- Grade Level: High School, Middle School
- Subject Area: Social Studies
Students will engage in a critique of the historical and cultural accuracy of the Walt Disney film, Pocahontas. After viewing the film, students will undertake research using both text and web resources to gather information about the accuracy of he film. Students will work in research teams to carry out their investigations, each team will focus on a separate question of accuracy. Students will share their findings with the class and complete projects that synthesize the information gathered by the class as a whole.
- use a variety of resources to gather historical information.
- critically examine one potential historical resource using other resources to assess its validity.
- develop habits that will help them become more critical consumers of media.
Materials and Resources Needed
In developing our lessons and activities, we made some assumptions about the hardware and software that would be available in the classroom for teachers who visit the LETSNet website. We assume that teachers using our Internet-based lessons or activities have a computer (PC or Macintosh) with the necessary hardware components - mouse, keyboard, monitor, etc. - as well as software - operating system, TCP/IP software, networking or dial-up software, e-mail and a World Wide Web client program, preferably Netscape, but perhaps Mosaic or Lynx. In the section below, we specify any "special" hardware or software requirements for a lesson or activity - in addition to those described above - and the level of Internet access required to do the activity.
- Special hardware requirements: a TV and VCR.
- Special software requirements: A copy of Disney's movie, Pocahontas.
- Network/Internet requirements: A high speed connection
- Classroom resources: A variety of textual resources for students to use in their investigations.
For advice on how to adjust the plans if you have only one computer see the section One Computer vs. Many below. below .
Unit Lesson Plans
- Lesson One: Introduction. Students will discuss what makes a valid historical resource.
- Lesson Two: Pocahontas as a Resource. Students will view the film and write guided responses in journals. Journal responses will be shaped by a set of questions that students will use through out the unit to evaluate resources they use. Students will begin to identify possible inconsistencies in the film.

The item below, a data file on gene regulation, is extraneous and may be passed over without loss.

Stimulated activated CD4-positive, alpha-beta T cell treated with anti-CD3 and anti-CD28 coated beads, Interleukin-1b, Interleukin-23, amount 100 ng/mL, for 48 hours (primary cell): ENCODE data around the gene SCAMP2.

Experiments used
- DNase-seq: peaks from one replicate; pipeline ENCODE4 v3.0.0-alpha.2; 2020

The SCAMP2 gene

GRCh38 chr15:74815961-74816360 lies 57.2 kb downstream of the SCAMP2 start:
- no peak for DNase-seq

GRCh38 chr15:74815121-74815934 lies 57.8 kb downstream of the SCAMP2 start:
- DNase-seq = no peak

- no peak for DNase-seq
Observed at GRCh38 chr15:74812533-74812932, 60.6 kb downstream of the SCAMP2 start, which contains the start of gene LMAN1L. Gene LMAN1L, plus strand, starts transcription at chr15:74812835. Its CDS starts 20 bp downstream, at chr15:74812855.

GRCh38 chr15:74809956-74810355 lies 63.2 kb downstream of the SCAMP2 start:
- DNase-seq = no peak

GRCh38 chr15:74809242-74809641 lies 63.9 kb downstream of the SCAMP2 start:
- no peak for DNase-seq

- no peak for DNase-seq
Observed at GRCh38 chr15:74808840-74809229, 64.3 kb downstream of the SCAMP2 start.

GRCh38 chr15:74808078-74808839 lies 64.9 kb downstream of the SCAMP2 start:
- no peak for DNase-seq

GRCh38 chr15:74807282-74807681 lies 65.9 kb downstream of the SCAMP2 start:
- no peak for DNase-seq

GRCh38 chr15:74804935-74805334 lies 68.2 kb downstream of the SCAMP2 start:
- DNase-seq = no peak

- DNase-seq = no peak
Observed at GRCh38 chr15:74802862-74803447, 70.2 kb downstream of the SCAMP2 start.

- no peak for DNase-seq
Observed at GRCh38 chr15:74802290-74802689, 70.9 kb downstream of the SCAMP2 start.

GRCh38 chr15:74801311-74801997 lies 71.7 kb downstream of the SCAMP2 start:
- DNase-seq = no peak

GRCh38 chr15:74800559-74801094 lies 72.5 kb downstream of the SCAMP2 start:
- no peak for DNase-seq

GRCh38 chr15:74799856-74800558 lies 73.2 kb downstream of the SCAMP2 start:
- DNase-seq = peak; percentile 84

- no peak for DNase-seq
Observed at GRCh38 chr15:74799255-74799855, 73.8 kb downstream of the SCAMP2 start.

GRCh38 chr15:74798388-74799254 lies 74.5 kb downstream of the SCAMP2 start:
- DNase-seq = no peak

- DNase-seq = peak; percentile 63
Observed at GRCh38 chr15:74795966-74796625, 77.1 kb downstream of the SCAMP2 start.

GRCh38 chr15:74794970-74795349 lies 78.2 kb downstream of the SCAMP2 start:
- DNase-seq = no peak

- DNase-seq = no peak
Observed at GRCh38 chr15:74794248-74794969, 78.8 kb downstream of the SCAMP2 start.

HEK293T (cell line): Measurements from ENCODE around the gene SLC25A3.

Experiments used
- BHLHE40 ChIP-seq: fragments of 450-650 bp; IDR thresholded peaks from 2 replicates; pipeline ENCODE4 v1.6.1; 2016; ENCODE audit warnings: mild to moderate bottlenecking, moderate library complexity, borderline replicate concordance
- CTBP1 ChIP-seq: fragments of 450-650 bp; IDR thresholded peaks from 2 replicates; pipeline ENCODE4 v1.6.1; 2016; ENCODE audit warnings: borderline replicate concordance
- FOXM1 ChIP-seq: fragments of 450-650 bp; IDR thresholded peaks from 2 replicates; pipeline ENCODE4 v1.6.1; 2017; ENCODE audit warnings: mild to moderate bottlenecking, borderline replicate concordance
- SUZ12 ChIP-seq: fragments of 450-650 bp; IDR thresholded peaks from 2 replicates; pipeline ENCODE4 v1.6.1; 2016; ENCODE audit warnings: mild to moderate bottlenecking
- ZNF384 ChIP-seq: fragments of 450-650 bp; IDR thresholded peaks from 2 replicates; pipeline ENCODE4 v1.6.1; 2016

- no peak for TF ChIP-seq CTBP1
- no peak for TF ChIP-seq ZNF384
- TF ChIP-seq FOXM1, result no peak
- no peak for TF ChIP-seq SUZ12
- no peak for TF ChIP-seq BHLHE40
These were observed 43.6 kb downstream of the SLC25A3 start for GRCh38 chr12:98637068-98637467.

- Lesson Three: Evaluating Pocahontas. Students will begin their research using both web and library resources. Students will work in teams to address specific concerns about the movie. This stage of the unit will most likely take several class periods to complete.
- Lesson Four: The Merits of Pocahontas Examined. Student research teams will report their findings. Students will take notes on their classmates' findings and incorporate the results in their final projects.
Relation to Standards
We have drawn on the historical thinking standards outlined by the National Center for History in the Schools as well as evolving standards for the National Council for Teachers of English. These standards provide excellent guidelines for teachers on how to focus social science work in their classrooms.
One Computer vs. Many
The plans for this unit are tailored to fit teaching situations where students have access to several computers with Internet access. To accommodate the classrooms that do not have access to a computer lab with full Internet access, students may work together in research groups to explore Internet sites and conduct their research.
If you have only one computer with Internet access, you may choose to do one of the following:
- Have students alternate between library research and Internet research. That way some students will work on the computer using the Internet to do research while others use paper/printed resources.
- Have student research teams download portions of sites that are related to the research theme and have paper copies made for all students to use.
- If you have the capability, use either an LCD panel and overhead or a video-monitor to project the computer screen for all to see. This would allow the group to share the interactive nature of the Web, while conducting some basic discussions of what the sites have to offer.
- If you have other computers with copies of Netscape, but without an Internet hook-up, you may download portions of sites and save them to a disc to load onto the non-Internet computers. Students may then open the downloaded files with Netscape. This will not allow students to have the full interactive experience of the Web, but will allow them to explore in smaller groups some of the information that is found on the web.